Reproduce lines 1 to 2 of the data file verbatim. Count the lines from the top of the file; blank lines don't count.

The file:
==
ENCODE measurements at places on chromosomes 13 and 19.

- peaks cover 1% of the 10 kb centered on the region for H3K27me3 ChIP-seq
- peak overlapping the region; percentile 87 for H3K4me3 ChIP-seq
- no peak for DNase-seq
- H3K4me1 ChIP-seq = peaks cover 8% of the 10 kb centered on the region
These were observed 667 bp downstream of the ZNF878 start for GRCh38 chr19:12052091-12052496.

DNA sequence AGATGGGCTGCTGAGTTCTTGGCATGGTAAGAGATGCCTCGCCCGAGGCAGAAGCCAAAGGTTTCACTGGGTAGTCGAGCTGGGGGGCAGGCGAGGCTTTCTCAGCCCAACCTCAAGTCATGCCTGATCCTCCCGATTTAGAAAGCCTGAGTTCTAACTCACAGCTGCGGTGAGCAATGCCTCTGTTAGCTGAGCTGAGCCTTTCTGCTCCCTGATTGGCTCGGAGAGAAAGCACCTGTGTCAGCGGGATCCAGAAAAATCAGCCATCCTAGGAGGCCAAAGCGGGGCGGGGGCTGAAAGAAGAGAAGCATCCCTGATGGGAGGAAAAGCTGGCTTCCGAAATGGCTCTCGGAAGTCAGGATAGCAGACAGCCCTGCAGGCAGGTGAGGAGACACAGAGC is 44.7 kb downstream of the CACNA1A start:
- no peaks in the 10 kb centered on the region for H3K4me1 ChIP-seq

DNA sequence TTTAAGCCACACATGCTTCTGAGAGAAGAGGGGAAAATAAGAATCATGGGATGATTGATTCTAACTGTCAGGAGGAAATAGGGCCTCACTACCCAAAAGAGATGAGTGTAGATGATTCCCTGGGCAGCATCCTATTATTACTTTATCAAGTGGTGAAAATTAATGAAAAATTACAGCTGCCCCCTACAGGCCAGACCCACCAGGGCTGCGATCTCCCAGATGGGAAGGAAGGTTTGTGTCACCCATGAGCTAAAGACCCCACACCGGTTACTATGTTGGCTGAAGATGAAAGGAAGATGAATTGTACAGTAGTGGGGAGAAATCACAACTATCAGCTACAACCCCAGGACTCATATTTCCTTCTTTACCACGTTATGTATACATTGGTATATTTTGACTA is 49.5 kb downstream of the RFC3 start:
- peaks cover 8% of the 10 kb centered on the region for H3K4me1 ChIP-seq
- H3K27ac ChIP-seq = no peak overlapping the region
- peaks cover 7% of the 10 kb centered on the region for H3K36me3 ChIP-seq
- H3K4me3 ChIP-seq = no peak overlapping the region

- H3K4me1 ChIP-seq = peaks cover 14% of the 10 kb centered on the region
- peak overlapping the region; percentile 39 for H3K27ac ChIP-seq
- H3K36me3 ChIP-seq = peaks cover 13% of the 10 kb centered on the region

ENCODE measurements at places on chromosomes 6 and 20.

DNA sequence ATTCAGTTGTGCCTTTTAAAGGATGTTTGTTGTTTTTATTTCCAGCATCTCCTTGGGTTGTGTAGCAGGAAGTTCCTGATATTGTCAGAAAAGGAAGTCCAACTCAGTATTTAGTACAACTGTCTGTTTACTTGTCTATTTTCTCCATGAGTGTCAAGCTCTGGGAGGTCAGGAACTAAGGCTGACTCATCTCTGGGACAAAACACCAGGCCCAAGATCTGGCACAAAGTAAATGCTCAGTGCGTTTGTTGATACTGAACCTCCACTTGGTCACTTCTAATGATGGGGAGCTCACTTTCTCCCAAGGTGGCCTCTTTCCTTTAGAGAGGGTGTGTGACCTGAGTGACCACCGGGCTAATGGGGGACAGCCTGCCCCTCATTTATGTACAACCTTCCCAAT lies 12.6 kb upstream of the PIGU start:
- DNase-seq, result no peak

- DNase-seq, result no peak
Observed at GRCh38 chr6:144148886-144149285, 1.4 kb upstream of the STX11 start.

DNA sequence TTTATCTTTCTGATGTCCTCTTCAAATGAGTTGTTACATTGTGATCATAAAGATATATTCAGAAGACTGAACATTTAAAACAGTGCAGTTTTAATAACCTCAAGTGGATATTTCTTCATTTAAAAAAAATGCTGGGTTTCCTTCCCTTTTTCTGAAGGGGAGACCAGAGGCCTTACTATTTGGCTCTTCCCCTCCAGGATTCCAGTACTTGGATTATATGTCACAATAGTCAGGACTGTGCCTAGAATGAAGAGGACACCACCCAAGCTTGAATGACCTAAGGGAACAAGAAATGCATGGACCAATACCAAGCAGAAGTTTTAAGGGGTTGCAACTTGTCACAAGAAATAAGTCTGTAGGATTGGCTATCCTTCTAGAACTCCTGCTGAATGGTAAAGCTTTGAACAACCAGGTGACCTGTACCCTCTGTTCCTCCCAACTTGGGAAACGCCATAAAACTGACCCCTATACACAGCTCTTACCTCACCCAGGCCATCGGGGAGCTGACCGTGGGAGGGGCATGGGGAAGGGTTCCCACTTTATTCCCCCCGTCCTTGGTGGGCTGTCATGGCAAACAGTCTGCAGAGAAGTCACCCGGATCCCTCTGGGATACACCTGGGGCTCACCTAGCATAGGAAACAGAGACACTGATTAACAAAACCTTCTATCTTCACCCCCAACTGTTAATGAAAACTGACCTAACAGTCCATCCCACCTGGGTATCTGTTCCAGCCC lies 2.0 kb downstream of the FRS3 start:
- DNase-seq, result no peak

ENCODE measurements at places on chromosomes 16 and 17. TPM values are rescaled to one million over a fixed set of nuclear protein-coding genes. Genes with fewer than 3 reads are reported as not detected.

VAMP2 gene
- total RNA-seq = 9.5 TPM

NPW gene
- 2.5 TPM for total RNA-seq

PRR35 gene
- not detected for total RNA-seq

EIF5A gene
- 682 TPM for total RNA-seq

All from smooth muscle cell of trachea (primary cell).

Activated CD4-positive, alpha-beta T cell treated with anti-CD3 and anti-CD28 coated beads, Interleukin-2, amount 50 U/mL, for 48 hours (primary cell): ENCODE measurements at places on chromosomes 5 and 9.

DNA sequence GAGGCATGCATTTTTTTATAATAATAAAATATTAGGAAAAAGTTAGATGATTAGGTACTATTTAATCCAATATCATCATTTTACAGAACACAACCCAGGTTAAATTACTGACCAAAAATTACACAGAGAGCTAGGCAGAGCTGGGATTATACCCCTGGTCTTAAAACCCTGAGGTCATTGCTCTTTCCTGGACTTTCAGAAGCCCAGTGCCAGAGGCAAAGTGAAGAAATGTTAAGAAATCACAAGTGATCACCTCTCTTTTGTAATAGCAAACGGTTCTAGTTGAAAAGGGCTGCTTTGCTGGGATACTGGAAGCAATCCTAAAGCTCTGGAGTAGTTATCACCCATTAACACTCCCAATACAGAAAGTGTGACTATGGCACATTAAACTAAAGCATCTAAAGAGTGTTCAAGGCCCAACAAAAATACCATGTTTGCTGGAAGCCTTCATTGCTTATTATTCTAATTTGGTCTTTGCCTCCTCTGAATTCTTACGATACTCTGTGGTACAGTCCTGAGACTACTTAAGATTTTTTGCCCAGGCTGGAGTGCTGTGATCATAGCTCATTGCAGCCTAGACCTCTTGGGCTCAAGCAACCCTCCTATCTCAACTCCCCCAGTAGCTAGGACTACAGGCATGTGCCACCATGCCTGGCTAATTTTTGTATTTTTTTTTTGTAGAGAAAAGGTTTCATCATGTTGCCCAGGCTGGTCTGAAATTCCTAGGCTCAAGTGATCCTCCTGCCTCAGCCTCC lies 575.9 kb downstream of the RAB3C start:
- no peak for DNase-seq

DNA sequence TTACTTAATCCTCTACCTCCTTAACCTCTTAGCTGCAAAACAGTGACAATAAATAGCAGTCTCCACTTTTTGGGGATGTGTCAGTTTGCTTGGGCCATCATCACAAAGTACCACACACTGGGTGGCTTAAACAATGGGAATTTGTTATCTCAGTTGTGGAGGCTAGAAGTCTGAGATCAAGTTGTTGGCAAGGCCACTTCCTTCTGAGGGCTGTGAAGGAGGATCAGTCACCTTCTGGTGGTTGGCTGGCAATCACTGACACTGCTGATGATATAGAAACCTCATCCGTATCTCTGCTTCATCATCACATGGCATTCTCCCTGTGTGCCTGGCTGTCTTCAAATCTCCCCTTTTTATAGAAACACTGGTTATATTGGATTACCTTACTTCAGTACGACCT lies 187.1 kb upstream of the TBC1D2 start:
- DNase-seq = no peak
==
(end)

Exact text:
ENCODE measurements at places on chromosomes 13 and 19.

- peaks cover 1% of the 10 kb centered on the region for H3K27me3 ChIP-seq